US 1629287 A
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Description (OCR text may contain errors)
\ i 1,629,287 y 1927' s. K. MILLIGAN ROOFING Original Filed Oct. 18, 1924 a 91,
Jams/afar" Patented May 17, 1927.
UNITED, STATES 1,629,287 PATENT OFFICE.
SEATON K. MILLIGAN, OF CHICAGO, ILLINOIS, 'ASSIGNOR TO AMALGAMATED ROOFIN COMPANY, OF CHICAGO, ILLINOIS, A CORPORATION OF ILLINOIS.
Application filed October 18, 1924, Serial No. 744,377. Renewed December 24, 1926.
My invention relates to improvements in roofing, and is particularly concerned with improvements in roofing of the so-called prepared type.
The objects of my present invention are:
First, to provide a roofing of prepared roofing material in -which'the light and shadow effect of a wood shingle roof is approximated, or even intensified;
Second, to provide a roofing of prepared roofing material that is not'flat or monotonous in appearance and inwhich the shingles are arranged so that they will not produce the pattern efi'ect common to many roofs formed of prepared roofing;
Third, to provide a roof in which the butts of the shingles appear to be much thicker than they are, therebyproducing the illusion of the light and shadow effect;
Fourth, to provide roofing, of the character described, that is simple in construction, economicalto manufacture and easy to appl and Fina l to provide a novel means for pro ducing roofing of the character described above. I
Other objects of my invention will appear as this description progresses, reference being had to the accompanying drawings in which:
Figure 1 is a side elevation of a roof embodying my invention Fi ure 2 is a perspective view of one of the s ingles used for producing the roofing shown in Figure 1;
Figure 3 is a perspective view of a modified form of shingle;
Figure 4 is a similar view of another modified form of shingle; and
Figure 5 is an elevation of a portion of a roof embodying still another modification of my invention.
Referring to the drawings, my improved roof comprises a suitable foundation 10 of sheathing, or other material, upon which the shingles are arranged in overlapping courses, with the shingles of each course overlappin the joints of the next lower course, as shown in Figure 1. The butt ends of the shingles in each course are staggered with relation to each other, so as to tend to break up any tendency to form a pattern. This staggering may be uniform, as shown in the drawin s, or the distances that the shingles are 0 set, relatively to each other,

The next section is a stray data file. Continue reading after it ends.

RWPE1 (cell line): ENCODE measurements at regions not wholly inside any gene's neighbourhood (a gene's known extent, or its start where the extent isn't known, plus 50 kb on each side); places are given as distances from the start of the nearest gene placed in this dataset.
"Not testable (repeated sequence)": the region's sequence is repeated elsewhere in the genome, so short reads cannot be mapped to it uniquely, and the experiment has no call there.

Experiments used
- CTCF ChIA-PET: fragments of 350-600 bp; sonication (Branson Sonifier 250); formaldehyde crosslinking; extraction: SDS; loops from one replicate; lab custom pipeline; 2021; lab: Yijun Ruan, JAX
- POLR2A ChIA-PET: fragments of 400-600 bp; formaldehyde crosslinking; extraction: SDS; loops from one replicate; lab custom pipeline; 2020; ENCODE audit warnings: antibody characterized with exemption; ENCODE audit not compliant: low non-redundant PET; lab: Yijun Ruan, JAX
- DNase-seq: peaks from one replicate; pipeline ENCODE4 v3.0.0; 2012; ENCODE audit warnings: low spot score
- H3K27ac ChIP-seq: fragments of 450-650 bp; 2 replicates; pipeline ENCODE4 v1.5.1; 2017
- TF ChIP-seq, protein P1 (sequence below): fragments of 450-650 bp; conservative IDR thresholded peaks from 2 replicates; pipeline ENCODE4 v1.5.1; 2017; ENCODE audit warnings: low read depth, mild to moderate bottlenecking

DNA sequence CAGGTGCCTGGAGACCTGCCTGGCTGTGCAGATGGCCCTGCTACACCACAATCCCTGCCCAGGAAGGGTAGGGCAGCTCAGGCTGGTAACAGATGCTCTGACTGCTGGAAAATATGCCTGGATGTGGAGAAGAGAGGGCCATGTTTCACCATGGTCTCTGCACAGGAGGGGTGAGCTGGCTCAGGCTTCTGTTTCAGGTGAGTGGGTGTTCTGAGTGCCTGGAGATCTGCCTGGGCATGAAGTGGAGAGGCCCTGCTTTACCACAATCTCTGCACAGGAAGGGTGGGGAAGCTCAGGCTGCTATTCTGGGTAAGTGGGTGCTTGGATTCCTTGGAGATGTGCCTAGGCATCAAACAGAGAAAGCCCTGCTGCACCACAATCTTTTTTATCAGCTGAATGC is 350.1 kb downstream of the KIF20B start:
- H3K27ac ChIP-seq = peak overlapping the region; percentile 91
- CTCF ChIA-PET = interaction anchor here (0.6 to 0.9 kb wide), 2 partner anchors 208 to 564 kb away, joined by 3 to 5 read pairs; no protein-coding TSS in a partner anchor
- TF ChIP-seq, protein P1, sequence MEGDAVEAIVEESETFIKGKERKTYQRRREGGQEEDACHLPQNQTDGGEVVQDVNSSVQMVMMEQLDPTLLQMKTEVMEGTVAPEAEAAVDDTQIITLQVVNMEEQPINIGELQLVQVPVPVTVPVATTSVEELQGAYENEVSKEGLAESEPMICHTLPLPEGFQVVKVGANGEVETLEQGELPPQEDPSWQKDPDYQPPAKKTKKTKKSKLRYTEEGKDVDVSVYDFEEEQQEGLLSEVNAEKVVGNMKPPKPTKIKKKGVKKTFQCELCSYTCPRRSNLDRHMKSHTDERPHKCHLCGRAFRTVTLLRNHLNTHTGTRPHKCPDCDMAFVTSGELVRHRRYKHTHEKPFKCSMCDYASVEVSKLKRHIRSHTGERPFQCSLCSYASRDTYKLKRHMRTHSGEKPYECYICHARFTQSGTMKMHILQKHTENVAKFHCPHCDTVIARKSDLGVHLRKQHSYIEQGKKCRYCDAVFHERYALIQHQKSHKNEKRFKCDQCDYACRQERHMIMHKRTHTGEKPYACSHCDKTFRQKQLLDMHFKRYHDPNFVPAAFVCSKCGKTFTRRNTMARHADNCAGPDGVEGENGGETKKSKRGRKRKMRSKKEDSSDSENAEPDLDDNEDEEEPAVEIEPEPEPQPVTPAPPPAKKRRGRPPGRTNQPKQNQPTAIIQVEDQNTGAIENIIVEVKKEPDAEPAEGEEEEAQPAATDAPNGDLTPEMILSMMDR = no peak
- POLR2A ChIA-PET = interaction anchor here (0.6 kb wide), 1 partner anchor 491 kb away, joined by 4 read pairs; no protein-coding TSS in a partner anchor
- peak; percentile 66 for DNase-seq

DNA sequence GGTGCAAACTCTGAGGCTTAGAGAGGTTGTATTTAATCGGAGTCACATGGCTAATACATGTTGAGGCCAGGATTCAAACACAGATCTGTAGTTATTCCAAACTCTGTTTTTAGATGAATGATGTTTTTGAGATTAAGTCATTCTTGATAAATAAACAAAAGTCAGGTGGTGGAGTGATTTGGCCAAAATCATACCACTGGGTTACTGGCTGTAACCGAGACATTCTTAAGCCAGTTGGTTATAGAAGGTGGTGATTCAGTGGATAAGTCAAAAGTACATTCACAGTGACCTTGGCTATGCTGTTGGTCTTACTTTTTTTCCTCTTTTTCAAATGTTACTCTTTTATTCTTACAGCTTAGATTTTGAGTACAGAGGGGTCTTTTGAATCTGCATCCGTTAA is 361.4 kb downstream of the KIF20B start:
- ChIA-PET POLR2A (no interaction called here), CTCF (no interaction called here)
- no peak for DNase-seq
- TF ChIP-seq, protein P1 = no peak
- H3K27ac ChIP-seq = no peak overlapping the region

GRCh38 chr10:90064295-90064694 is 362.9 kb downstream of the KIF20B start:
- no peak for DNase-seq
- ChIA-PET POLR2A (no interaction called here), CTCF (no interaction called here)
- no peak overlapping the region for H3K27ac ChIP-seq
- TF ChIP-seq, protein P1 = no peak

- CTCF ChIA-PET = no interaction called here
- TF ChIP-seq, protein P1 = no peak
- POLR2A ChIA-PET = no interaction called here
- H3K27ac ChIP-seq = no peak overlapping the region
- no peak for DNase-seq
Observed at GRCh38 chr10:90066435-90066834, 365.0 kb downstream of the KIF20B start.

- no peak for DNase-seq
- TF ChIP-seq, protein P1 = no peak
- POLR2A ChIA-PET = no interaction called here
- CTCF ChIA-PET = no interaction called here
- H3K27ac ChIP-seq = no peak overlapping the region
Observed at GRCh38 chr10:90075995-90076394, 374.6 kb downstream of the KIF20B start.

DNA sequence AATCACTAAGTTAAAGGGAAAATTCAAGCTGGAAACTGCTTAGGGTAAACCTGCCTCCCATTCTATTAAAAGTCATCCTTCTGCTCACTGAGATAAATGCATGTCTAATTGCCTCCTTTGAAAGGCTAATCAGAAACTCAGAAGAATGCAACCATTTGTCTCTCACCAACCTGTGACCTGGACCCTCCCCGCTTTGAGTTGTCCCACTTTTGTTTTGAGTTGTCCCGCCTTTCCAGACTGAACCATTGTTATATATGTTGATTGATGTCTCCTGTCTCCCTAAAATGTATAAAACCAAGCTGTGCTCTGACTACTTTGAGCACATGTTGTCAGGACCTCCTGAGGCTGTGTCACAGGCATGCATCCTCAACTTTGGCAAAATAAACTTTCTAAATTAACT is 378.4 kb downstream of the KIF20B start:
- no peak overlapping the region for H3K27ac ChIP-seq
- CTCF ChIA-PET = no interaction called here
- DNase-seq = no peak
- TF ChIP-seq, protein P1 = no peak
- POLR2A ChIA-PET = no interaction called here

may be varied so as more completely to effect this result.
Underlying each top shingle 11 is a second shingle 12, the butt end of which extends slightly downwardly beyond the butt: end of the top shingle. Preferably, the exposed end portion of the underlying shingle is black, or some other dark color.
I prefer to have the exposed surfaces of the upper shingles covered with colored grits, or other suitable surfacing material. In the preferred embodiment of my invention these colored grits, or the surfacing material.
should be lighter in color than the exposed end portion of the lower shingle. I find that shingles, such as describedin my co-pending application, Serial No. 718,830, filed June 9, 1924, are admirablyadapted for this use.
The underlying shingle not only adds to the thickness of the upper Shingle, but when the roof is observed from a distance, the exposed portion of the lower shingle has the efl'ect of increasing the apparent thickness of the upper shingle, so that the observer, in place of seeing two shin les or parts thereof, appears to see a sing e shingle, the butt of which is of very considerable thickness. It will, of course, be understood that the effect produced by the protruding end of the lower shin le can be increased or decreased. if desiredjhy permitting more or less of the lower shingle to project beyond the upper one.
I prefer to make the two shingles l1 and 12 separate from each other and to superimpose them, as shown, when the roof laid. 'lhese shingles may, however, be ccmenied,"'or otherwise secured together, as desired, so that they can he laid as a. single unit. That form of my invention shown in Figure 3 is similar to that of Figure 2, except that the underlying shingle is somewhat shorter than the upper one, being justlong enough to receive the nail that passes through the upper shingle.